<small><span> - </span>Poetry Opens the World</small>
    		<span></span>
    	</h1>
    
    	<ul id="mainMenu">
    		<li class="home">
    			<a href="index.html">
    				Home
    				<span></span>
    			</a>
    		</li>
    		<li class="performance">
    			<a href="poetry_performances.html">
    				Performances
    				<span></span>
    			</a>
    		</li>
    		<li class="workshops">
    			<a href="poetry_workshops.html">
    				Workshops
    				<span></span>
    			</a>
    		</li>
    		<li class="testimonials">
    			<a href="testimonials.html">
    				Testimonials
    				<span></span>
    			</a>
    		</li>
    		<li class="shop">
    			<a href="shop.html">
    				Shop
    				<span></span>
    			</a>
    		</li>
    		<li class="about">
    			<a href="about_sarah_de_nordwall.html">
    				About Sarah
    				<span></span>
    			</a>
    		</li>
    		<li class="whatsNew">
    			<a href="http://www.sarahdenordwall.blogspot.com/">
    				What's New
    				<span></span>
    			</a>
    		</li>
    		<li class="contact">
    			<a href="contact_sarah.html">
    				Contact<span></span>
    			</a>
    		</li>
    	</ul>
    
    	<div id="content">
    		<div class="plateWrapper">
    			<img
    				src="images/sarah.jpg"
    				alt="Sarah de Nordwall, performance poet"
    				class="trailingPlate"
    			/>
    			<h2>About Sarah</h2>
    			<p>
    				What has poetry opened for me?
    			</p><p>
    				The beauty of writing poetry is that you don't have to know exactly what you are talking about, at least, at first.<br />But the opening line calls you.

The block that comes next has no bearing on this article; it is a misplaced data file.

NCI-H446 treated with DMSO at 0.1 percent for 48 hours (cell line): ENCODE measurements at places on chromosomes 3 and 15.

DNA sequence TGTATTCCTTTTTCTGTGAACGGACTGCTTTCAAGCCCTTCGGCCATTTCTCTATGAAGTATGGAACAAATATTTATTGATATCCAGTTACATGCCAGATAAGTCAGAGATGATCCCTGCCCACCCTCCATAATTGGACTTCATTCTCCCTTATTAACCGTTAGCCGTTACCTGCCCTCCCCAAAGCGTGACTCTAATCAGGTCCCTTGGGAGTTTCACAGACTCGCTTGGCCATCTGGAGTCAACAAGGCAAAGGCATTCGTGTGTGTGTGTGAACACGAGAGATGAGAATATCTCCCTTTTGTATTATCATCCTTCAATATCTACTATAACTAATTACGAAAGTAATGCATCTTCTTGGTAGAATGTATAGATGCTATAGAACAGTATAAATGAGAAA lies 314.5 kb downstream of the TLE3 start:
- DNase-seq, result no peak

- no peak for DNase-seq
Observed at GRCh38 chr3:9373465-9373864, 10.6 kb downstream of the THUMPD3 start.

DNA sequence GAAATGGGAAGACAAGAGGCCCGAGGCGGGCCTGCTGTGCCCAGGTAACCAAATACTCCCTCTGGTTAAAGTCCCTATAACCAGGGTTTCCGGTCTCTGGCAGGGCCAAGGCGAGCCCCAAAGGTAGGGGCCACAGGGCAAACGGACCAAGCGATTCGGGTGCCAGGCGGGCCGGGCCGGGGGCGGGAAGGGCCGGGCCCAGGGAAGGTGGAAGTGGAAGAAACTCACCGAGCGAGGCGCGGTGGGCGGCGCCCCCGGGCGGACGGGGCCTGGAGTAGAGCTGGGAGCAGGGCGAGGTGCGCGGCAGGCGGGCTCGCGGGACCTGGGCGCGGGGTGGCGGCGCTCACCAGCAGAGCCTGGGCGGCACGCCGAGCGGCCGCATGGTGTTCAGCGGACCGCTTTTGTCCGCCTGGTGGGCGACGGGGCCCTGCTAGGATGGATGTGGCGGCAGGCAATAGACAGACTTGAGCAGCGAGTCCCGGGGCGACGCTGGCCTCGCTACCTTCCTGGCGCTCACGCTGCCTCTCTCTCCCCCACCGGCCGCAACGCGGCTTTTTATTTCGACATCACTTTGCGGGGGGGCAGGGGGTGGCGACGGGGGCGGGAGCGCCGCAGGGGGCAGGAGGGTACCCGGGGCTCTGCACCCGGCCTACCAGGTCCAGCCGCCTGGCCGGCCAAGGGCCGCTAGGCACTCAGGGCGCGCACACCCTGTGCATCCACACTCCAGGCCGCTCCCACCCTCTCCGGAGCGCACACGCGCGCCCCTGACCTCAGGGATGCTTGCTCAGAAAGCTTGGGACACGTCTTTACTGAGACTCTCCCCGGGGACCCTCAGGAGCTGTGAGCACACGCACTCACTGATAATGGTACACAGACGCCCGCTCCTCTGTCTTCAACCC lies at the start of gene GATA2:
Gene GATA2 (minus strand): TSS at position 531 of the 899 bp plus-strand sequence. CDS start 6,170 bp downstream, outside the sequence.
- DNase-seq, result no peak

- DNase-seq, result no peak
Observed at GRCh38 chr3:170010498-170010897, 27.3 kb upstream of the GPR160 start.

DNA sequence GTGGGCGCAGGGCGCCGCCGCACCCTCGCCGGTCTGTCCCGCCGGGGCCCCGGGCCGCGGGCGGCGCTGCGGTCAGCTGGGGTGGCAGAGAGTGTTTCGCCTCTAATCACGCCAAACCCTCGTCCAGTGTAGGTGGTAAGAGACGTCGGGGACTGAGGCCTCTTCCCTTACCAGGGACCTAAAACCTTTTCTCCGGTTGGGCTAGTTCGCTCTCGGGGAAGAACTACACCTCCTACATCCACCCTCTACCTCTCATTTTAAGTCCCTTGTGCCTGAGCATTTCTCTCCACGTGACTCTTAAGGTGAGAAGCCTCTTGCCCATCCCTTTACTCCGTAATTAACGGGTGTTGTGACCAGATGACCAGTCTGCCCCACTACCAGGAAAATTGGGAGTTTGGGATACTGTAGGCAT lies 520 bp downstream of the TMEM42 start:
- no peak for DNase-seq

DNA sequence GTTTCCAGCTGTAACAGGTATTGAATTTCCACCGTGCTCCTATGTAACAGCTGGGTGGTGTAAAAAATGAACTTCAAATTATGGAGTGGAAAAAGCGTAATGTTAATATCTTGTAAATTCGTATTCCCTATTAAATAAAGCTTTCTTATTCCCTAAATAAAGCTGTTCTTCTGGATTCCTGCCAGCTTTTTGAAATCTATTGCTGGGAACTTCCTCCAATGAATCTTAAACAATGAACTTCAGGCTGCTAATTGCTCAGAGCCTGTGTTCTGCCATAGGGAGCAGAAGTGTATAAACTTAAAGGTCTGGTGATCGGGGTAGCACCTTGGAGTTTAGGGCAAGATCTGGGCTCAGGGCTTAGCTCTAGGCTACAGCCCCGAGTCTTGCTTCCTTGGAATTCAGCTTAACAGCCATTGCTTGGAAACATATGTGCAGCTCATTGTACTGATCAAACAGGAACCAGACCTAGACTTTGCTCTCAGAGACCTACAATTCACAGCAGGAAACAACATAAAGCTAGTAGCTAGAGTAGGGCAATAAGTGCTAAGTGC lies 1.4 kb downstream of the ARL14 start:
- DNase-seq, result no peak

</p><p>
    				It has an idea it wants to convey to you and you must obey by writing the poem.
    			</p><p>
    				That's how it feels sometimes.	And so, the problem that you had, the question you were asking, becomes unfurled as the poem progresses, as the image blossoms into differing layers of perception and you too look back in wonder, as the answer presents itself with a smile.
    			</p>
    		<!-- .plateWrapper --></div>
    
    		<p>
    			When you are given a brief, whether to write a poem or a constellation of poems and stories for a BBC Manager,	for a wedding, a jazz club, a political campaign or a group of work colleagues considering a particular dilemma, you will discover the answer through many sideways glances, hunches and clues, until the ground appears under your feet. The poem begins.
    		</p><p>
    			Its fulfilment comes, though, in performance and through the reception and responses of those for whom it is performed.
    		</p><p>
    			It even takes on a different form and significance, depending on the group who may be called upon to respond with their own ideas or creative writing; their own creative work that will have been kindled by the offering of the performance.
    		</p><p>
    			This is the immense joy and terror of my work. The never knowing and yet the trusting, that if you reach out from the inner place of your own experiencing and musings, then the ones who receive the Rhapsodic Theatre of your performance, will be enabled to hear it from the place within, that sacred space within each person, from which we often flee, but within which so many keys and revelations hide.
    		</p><p>
    			And that is what my life as a poet and bard is for;
    		</p><p>
    			my life as a performer of Rhapsodic Theatre, which is the rendering of poems, stories and songs into a bardic live form.
    		</p><p>
    			It is for the purpose of disclosure.
    		</p><p>
    			For the revealing of hidden treasure, of unexpected answers, of unlooked-for celebrations.
    		</p><p>
    			For the gorgeous humanising relish of realising the presence of beauty and possibility, where the forces of blandness had begun to peel the paint off the walls and sprinkle dust on the keyboard.
    		</p><p>
    			It is all delight.
    		</p>
    
    
    		<h2>
    			How have other people's worlds been opened?
    		</h2>
    		<p>
    			My background has been in the world of arts and media, education and social engagement.
    		</p><p>